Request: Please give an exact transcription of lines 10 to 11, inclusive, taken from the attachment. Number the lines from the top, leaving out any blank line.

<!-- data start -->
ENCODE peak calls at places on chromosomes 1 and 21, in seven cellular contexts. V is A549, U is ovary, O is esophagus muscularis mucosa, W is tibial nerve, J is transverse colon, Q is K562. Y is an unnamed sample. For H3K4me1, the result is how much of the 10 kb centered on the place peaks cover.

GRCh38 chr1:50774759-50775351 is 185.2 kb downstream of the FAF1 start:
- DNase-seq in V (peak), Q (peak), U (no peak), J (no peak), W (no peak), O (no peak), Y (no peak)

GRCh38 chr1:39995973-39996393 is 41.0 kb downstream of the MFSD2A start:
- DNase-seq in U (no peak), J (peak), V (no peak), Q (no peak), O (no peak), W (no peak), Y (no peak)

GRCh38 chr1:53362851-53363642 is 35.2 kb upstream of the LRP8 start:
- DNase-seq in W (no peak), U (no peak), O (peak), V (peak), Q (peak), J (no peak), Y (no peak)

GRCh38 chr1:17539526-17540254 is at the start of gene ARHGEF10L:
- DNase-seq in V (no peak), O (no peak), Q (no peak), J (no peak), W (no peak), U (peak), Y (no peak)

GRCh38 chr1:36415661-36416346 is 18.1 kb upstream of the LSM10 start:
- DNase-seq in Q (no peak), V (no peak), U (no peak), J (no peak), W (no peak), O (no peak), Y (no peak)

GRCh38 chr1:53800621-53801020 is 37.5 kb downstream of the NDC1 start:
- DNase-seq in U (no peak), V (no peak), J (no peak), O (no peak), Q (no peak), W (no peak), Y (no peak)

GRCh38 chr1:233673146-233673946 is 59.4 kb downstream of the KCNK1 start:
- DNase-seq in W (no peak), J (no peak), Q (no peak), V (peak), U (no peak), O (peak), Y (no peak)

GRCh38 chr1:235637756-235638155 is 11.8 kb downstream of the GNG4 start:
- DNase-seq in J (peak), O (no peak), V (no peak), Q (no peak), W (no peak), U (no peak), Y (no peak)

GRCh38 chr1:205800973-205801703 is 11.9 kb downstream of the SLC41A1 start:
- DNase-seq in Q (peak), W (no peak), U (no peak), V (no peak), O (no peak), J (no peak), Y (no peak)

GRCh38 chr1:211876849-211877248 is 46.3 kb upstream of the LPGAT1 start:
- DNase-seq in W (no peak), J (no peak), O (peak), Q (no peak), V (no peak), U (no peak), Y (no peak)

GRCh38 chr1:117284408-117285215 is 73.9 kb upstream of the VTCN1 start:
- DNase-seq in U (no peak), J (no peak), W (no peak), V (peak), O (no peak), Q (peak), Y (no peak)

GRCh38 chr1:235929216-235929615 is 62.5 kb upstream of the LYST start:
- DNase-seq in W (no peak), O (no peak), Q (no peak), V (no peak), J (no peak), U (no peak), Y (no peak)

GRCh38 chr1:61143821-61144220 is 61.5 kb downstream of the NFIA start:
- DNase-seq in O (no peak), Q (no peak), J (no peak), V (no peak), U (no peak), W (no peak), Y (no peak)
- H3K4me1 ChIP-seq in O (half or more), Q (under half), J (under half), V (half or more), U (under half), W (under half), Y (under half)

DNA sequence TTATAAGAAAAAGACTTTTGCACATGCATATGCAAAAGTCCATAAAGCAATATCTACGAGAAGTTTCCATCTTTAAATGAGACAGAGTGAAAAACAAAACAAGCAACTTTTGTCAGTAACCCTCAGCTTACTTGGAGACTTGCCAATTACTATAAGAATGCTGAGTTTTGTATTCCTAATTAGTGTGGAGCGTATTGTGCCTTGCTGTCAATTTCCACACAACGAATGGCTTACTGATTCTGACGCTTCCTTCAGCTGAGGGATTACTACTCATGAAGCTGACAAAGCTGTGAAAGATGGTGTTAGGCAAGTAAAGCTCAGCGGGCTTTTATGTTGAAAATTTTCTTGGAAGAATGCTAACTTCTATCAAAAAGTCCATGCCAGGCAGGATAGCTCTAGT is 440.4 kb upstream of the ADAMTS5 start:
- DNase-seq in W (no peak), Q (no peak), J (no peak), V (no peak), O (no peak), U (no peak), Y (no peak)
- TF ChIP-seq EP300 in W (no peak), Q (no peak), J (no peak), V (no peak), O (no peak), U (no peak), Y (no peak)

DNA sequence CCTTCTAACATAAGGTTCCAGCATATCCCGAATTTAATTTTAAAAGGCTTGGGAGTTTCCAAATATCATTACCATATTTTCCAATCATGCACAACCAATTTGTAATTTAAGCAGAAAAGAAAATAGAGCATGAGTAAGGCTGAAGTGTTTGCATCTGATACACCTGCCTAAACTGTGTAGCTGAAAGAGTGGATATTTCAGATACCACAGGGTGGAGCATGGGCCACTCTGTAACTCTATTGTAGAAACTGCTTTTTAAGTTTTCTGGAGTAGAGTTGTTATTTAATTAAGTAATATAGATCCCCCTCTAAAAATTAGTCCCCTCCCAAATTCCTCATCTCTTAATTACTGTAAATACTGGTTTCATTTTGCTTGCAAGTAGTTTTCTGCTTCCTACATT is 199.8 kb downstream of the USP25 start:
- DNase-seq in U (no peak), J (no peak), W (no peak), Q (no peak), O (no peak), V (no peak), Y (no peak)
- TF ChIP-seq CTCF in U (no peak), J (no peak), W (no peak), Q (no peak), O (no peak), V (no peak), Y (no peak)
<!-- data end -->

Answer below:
GRCh38 chr1:36415661-36416346 is 18.1 kb upstream of the LSM10 start:
- DNase-seq in Q (no peak), V (no peak), U (no peak), J (no peak), W (no peak), O (no peak), Y (no peak)